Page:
If you’ve ever watched the popular FOX network singing competition “American Idol,” you know what I’m asking about. British music executive Simon Cowell is one of four judges who deliver short, snappy critiques following the live performance of every “American Idol” contestant.
Of the judges (Paula Abdul, Kara DioGuardi, and Randy Jackson being the others), Simon is easily the most caustic and brutally frank, regularly serving up feedback such as “You sounded terrible,” “That was simply awful,” and “I think you may have blown your chance in this competition.” While the other judges often couch their criticisms with positives, Simon doesn’t hesitate to rip into what he believes was a sub-par performance. The young performer has no choice but to absorb the criticism in front of millions of viewers.
Because Simon is the toughest judge, contestants often appear apprehensive when it’s his turn to comment. If Simon praises the performance, the contestant breathes a sigh of relief and beams with delight. If he pans the performance, the poor contestant tries to take it in stride.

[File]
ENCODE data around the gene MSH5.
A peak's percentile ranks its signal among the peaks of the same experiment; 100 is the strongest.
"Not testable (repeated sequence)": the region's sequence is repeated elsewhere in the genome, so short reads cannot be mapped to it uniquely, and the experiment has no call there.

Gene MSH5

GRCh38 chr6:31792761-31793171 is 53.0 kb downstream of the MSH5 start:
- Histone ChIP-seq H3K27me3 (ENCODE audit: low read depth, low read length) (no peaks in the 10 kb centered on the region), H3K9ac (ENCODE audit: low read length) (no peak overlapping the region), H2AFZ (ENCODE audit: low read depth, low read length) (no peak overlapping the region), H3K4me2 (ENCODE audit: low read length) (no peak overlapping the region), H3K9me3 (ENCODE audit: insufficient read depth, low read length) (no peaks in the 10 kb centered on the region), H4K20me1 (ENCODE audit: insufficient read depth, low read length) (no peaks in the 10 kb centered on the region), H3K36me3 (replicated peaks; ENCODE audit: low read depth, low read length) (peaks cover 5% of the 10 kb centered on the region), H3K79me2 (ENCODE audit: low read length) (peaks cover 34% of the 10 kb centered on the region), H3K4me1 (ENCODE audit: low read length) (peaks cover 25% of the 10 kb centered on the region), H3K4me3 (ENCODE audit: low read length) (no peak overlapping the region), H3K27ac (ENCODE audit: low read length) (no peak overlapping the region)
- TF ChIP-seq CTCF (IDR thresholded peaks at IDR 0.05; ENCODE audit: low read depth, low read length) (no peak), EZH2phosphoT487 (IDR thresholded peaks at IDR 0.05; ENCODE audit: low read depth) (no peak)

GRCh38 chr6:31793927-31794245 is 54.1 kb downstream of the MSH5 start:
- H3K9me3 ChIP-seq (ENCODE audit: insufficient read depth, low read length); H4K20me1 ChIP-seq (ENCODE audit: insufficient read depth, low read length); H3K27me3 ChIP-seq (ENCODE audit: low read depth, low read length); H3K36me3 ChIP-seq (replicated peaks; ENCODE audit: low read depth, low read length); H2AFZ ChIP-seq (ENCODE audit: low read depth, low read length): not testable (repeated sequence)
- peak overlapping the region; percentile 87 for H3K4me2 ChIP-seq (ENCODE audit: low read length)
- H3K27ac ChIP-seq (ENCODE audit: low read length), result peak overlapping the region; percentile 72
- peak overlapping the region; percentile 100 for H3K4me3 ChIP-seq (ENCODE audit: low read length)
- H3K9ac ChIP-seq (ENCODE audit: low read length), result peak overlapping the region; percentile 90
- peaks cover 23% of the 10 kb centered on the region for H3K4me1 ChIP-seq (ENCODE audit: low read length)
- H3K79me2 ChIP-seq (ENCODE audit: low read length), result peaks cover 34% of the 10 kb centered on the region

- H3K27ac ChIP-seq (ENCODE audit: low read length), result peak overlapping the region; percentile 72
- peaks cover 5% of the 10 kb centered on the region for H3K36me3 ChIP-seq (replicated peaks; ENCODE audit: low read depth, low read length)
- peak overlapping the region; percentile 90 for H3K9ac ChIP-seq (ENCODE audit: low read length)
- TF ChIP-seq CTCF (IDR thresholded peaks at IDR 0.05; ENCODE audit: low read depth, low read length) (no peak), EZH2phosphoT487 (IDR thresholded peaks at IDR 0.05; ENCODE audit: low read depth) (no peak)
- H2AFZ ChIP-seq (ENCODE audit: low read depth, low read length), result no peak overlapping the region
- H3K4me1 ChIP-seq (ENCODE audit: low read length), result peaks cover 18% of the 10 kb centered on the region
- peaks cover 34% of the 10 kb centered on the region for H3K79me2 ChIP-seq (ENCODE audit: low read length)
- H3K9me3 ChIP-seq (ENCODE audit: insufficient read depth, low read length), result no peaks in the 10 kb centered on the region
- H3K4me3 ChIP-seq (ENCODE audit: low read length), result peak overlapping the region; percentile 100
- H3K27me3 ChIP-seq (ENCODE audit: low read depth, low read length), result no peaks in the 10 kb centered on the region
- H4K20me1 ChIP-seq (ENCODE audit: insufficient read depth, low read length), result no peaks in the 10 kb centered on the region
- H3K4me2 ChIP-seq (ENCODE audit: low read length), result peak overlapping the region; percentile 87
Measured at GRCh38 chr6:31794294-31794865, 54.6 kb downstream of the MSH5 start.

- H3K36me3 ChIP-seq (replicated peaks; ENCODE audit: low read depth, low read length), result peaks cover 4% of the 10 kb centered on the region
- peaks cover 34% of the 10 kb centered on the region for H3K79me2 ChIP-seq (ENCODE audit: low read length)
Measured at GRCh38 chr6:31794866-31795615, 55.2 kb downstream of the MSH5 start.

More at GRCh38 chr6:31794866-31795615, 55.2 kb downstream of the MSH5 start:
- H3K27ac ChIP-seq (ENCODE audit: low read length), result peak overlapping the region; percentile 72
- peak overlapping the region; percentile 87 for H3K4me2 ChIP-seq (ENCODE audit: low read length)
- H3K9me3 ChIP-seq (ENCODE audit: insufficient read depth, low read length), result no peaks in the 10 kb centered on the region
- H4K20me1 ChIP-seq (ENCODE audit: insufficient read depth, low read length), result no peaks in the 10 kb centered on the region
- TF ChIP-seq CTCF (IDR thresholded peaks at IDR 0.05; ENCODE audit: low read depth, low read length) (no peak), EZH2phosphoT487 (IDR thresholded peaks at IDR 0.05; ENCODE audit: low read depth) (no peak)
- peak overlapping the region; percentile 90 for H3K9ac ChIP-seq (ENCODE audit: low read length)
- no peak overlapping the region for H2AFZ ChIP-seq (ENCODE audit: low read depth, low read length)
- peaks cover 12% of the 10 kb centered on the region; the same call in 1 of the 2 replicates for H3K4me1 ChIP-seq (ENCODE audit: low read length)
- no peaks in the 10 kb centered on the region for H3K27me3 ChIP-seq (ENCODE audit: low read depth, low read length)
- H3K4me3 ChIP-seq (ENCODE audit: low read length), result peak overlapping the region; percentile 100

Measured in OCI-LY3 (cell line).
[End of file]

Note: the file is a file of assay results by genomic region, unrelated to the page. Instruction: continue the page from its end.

All of this is against the background of a competition in which relative unknowns are striving to become the next American Idol. The judges have the most power early in the competition, when they are screening out thousands of wannabe performers. By the time the dozens or so finalists are competing, votes from viewers — surely influenced by the judges’ reviews — are what largely determine the contestants’ fates.
OK, so Simon can be arrogant and insulting, and he wields real power over the futures of these performers. But is he a “workplace bully”?
Here’s my read on it: If we define bullying as repeated, malicious, health-endangering behavior, Simon may be guilty of committing high misdemeanors, but he’s not a hardcore felon in the pantheon of workplace jerks.
Simon no doubt has been the source of tears and hurt feelings over the years, and many of his comments are downright mean-spirited. I’m sure there are past Idol contestants who bear the scars of his gratuitously harsh criticisms. However, he tends not to play favorites — he calls ’em like he hears ’em, albeit in needlessly insulting terms. At least he is consistently obnoxious, in contrast to workplace bullies who are masters of Dr. Jekyll and Mr. Hyde unpredictability.
Don’t get me wrong: I’m not endorsing or defending Simon’s style or practice. He’s a bonafide jerk, and he sometimes abuses the power his role confers upon him. His Idol fame makes him a workplace bullying poster boy. But as some readers can certainly attest, there are many, many bosses out there much worse than Simon Cowell.